FINDLAY - Two political newcomers are vying for the Republican nomination for the 76th Ohio House District, although one has a familiar name in at least part of the district.
Cliff Hite, considered Findlay High School's winningest football coach, is running against Jeremy D. Swartz, an emergency medical technician from Findlay, in Tuesday's primary. The winner will face Democrat John F. Kostyo of Findlay in November.
"I hope people don't make a decision based on who I'm running against and his name," Mr. Swartz said. "I have a lot of things I'd like to accomplish. I'm a good person, and I've been in public service a long time. I just hope people base their decision on ideas, not on names."
Mr. Swartz, 29, works as an emergency medical technician for Toledo-based Lifestar Ambulance Service. He also works as a part-time EMT for the Wyandot County and Upper Sandusky emergency medical squads and as a disaster assistance employee for the Federal Emergency Management Agency.
He said working in Del Ray Beach, Fla. in the wake of Hurricane Wilma sealed his decision to seek State Rep. Mike Gilb's seat because he saw firsthand how inefficient government could be.
Mr. Gilb (R., Findlay) decided not to seek re-election in the district, which includes all of Hancock and Hardin counties and a portion of Auglaize County.
Mr. Hite, who resigned as Findlay's football coach following a 10-2 season, has been teaching history and government for nearly 29 years. He said he has wanted to put his words into action for a long time.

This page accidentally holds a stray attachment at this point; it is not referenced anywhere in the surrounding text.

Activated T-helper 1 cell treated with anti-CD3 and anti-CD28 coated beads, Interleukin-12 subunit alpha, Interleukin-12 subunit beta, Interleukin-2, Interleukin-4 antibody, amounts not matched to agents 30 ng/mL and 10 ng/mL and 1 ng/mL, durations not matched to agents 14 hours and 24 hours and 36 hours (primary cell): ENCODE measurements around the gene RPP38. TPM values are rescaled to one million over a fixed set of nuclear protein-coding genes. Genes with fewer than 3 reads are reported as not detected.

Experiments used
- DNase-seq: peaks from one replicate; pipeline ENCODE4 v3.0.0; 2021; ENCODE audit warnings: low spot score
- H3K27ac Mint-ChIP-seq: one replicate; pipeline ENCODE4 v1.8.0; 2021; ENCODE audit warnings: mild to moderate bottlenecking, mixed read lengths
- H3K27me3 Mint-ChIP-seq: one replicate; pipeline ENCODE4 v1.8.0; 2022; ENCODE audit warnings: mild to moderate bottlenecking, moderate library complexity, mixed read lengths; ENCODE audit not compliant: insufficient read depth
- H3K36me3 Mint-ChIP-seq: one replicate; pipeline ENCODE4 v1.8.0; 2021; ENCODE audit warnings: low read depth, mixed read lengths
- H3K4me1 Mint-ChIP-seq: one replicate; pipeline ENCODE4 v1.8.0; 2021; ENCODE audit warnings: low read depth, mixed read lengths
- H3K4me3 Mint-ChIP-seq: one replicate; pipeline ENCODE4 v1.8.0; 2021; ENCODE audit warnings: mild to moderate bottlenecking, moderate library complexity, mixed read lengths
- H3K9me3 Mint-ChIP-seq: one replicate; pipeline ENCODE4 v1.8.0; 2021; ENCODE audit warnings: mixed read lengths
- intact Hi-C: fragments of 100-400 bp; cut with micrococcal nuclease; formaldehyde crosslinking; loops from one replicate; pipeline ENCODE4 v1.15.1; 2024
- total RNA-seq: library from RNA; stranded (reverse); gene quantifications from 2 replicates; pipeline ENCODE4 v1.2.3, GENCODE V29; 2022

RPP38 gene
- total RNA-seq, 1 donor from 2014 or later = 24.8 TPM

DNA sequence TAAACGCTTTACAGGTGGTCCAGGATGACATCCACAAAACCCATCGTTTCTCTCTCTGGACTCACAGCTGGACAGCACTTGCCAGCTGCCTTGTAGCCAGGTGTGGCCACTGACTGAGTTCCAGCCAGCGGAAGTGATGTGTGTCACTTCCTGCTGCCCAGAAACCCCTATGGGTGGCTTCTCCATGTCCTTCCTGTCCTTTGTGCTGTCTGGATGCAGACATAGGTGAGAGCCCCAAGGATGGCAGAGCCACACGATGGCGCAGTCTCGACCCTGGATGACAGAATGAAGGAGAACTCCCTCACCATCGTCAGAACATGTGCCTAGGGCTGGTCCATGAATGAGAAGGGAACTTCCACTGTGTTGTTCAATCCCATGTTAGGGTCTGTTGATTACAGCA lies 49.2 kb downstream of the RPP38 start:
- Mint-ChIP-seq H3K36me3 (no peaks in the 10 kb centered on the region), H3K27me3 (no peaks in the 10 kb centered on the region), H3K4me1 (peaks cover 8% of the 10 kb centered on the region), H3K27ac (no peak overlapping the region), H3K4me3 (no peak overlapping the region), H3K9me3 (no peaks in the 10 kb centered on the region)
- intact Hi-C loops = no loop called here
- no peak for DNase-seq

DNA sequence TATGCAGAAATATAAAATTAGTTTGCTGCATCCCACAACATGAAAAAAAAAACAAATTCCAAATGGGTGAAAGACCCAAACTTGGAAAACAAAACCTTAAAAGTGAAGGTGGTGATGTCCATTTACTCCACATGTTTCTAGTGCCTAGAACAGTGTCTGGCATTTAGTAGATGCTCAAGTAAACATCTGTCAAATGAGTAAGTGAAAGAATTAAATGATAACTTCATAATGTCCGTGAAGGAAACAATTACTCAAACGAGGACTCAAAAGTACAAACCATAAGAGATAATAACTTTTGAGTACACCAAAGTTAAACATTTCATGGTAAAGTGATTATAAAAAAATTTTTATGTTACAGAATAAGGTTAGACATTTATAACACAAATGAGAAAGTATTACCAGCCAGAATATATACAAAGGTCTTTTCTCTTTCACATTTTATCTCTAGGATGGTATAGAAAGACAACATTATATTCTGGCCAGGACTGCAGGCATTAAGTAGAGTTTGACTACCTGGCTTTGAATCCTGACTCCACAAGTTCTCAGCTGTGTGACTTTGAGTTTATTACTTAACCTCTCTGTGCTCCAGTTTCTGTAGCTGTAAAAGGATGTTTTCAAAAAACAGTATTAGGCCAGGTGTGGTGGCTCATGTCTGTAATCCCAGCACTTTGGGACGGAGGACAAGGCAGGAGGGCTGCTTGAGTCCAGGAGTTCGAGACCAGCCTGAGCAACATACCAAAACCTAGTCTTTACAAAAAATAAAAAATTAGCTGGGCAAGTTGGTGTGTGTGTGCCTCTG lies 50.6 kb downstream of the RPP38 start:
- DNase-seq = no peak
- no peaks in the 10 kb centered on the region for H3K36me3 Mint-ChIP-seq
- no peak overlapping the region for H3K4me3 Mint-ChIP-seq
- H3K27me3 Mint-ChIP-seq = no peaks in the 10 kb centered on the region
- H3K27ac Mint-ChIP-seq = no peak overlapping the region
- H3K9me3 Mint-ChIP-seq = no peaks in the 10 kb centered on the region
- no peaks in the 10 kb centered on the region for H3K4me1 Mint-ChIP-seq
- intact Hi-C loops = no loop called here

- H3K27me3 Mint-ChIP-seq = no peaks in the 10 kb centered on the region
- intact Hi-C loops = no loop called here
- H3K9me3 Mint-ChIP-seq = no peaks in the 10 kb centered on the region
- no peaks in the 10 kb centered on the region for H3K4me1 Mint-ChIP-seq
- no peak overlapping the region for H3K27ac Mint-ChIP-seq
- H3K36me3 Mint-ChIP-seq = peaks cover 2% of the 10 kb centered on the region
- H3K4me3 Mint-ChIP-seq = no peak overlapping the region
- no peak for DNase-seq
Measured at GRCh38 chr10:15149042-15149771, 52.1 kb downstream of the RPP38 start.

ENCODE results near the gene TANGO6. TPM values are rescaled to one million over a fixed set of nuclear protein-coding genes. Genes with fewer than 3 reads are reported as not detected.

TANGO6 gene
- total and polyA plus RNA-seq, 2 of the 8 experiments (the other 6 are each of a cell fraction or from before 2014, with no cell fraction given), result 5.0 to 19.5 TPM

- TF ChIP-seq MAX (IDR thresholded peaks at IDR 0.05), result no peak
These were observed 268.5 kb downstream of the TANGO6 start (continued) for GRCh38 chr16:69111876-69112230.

"I tell my students every year, 'You've got to give back to your community," Mr. Hite, 51, said. "When they said, 'What are you going to do when you retire?' I said I'm going to give back."
He has not retired from teaching but has secured an unpaid leave of absence from Findlay City Schools for the fall when he hopes to be campaigning for the November election.
"I care very much about schools and school funding, and I think we need to make some vast improvements in our school systems in Ohio," Mr. Hite said. "I also believe that because Ohio is losing people in the 18-35 age group faster than most states that we have to develop ways to attract them to stay here."
He said he would work to reduce Ohio's income tax rate and to eliminate estate taxes, which he believes would encourage business development and the kinds of jobs that will keep young adults in the state.
Mr. Swartz said he too would push for lower income taxes as a way to attract and retain businesses. He also would propose a plan to help Ohioans with health care costs by taking the first $20 deducted for state income tax in their paychecks and giving it back to them for health-care expenses.
He also is proposing an alternative energy plan that would require gas stations in Ohio to sell alternative fuels like biodiesel and ethanol to help lower the state's dependency on foreign oil. And he would like to see more ethanol and biodiesel refineries built in Ohio.
"I believe we need to jump on the bandwagon as a state and promote this," he said.
Contact Jennifer Feehan
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